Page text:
This last week a federal district court in Ohio kicked out most of an ADA plaintiff’s claims that were based on the defendant’s lack of an ADA policy. Mark Timoneri v. Speedway, LLC, 2016 WL 2756868 (N.D. Ohio May 12, 2016). Just a few weeks earlier the federal district court for the Western District of Pennsylvania confirmed an earlier magistrate judge’s recommendation to confirm a class under the same facts. Heinzl v. Cracker Barrel Old Country Store, Inc., 2016 WL 1761963 (W.D. Pa. Apr. 29, 2016) adopting the recommendation in Heinzl v. Cracker Barrel Old Country Stores, Inc, 2016 WL 2347367 (W.D. Pa. Jan. 27, 2016). The cases illustrate how different judges can reach very different results on similar facts as well as a fundamental disagreement on whether Title III of the ADA requires ADA compliance policies.
In Heinzl the plaintiff sued Cracker Barrel, the chain of hillbilly themed stores, alleging a variety of ADA violations. The basis for class certification was, as the decision explained:
she contends that Cracker Barrel’s company-wide ADA compliance policies and practices are woefully inadequate to ensure that Cracker Barrel meets its legal obligation to provide facilities accessible to persons, like her and the proposed class, who have mobility disabilities.
The defendant admitted that “it had no formal ADA policy” and the plaintiff was able to show through her experts that many Cracker Barrel stores had parking and other ADA issues. After a lengthy discussion the Court concluded that it could order Cracker Barrel to:
to put in place an ADA compliance policy that will effectively take note of ADA violations on an ongoing basis so that they can be remedied and Defendant’s stores remain compliant.
It therefore certified a nationwide class of individuals who were denied access to Cracker Barrel due to its inadequate policy.
Speedway reached a very different result. The allegation of an inadequate policy was almost identical to that in Cracker Barrel.
ADA compliance policies are inadequate in both their conception and implementation and are not reasonably calculated to make their facilities fully accessible to, and independently usable by individuals with mobility disabilities.
The facts concerning Speedway’s policy were similar as well. Plaintiff’s experts had surveyed a number of Speedway stores and found many ADA violations, evidence, according to the plaintiff, that lack of an adequate policy was a cause of ADA violations. The Court found, however, that this was not enough.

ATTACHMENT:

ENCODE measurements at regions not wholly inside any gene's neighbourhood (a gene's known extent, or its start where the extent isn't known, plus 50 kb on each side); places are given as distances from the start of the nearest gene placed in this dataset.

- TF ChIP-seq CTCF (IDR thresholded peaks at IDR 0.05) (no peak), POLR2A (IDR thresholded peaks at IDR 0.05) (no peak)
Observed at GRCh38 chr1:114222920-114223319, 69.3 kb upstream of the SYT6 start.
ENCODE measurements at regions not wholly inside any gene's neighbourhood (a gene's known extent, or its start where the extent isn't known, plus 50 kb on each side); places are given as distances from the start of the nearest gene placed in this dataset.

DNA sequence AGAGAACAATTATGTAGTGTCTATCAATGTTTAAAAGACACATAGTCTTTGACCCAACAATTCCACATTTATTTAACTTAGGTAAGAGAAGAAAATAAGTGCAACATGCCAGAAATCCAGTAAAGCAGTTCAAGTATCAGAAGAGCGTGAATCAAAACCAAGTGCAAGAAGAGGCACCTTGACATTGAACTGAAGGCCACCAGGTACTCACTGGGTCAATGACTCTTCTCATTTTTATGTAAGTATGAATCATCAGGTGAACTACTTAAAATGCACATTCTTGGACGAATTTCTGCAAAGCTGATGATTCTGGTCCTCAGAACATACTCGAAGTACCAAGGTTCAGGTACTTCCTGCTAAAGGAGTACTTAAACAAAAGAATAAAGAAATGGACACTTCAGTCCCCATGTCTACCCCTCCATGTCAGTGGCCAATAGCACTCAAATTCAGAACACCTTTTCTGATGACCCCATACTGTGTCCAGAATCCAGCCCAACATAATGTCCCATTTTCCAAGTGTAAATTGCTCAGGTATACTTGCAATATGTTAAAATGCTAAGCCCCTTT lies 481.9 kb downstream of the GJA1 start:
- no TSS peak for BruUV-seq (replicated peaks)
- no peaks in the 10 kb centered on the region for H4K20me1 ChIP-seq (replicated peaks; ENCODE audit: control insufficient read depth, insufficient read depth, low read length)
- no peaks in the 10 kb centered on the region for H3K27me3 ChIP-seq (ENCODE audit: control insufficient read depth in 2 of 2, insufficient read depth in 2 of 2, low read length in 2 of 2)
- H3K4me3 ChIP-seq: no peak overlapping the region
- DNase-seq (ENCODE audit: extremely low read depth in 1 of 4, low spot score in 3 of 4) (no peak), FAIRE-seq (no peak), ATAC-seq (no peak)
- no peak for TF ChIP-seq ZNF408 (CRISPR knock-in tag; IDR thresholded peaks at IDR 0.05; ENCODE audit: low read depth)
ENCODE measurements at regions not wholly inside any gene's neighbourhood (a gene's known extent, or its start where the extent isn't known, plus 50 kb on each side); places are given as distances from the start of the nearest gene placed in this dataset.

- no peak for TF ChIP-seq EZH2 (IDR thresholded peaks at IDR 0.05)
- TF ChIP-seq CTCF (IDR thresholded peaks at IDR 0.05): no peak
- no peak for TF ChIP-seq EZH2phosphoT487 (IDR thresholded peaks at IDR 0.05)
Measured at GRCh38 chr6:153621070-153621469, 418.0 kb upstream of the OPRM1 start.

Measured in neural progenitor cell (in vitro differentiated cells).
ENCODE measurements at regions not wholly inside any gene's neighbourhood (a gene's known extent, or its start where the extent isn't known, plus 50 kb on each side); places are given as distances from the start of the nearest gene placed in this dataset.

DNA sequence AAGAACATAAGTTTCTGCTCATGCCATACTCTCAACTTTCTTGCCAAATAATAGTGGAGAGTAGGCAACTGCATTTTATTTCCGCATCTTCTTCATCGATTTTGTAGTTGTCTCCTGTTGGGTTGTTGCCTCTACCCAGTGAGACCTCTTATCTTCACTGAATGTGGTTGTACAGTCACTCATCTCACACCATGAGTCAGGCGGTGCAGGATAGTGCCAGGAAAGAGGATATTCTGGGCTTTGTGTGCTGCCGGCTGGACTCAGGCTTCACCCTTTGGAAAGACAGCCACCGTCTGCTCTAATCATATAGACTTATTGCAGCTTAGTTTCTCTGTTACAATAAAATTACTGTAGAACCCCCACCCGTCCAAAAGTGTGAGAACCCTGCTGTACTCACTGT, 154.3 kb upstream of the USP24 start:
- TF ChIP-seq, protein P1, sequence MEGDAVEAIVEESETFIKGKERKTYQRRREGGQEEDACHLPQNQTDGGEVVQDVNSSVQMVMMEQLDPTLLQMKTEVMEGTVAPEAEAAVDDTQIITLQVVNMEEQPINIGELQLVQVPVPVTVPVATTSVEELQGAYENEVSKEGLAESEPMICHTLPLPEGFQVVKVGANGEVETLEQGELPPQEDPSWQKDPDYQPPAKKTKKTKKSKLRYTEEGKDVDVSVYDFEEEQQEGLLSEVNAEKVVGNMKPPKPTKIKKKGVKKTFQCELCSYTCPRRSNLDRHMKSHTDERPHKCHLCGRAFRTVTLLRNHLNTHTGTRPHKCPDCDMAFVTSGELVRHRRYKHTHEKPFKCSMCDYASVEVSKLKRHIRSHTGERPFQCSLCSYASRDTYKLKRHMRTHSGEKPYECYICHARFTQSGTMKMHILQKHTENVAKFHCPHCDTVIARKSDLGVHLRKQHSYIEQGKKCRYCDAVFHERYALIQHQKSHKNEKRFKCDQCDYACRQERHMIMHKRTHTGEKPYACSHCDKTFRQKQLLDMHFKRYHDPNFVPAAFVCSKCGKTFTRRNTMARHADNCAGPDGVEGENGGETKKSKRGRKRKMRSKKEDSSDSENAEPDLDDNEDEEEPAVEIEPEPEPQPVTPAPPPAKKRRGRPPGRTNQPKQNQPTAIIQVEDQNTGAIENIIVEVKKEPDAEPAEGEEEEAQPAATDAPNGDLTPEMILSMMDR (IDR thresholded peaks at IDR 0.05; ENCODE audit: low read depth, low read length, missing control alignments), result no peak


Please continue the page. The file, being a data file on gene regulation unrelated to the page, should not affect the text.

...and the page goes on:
The Court finds that this conclusory allegation of a policy, which would encompass any type of ADA violation regarding individuals with mobility disabilities, is insufficient to confer standing to sue on behalf of a potentially nationwide class.
Based on this the Court dismissed all claims with respect to stores the plaintiff had not visited and struck the class allegations.
The only real difference between these cases is the judges who decided them, although there is more than a hint in Heinzl that the magistrate judge did not trust defendant’s counsel. One could make lawyerly arguments about minor distinctions, but the holdings cannot be reconciled. In the Western District of Pennsylvania not having a policy will justify a class action seeking relief in the form of an injunction to create a policy. In Ohio not having a policy will result in dismissal of any class allegations.
One obvious conclusion is that every business should have an ADA compliance policy for its physical facilities. Such a policy both improves the likelihood that buildings will be ADA compliant and acts as a shield to allegations based on the lack of such a policy. At the same time, every business needs to understand that unless the policy is perfectly implemented individual lawsuits and class actions are still possible. Heinzl is aiming for an “effective” policy, but it is far from clear what that means. Is a policy “effective” if you can find one violation in a hundred stores? Ten violations? Fifty? Every business should have an ADA compliance policy, but it is the implementation of that policy that will provide the only effective means of deterring litigation.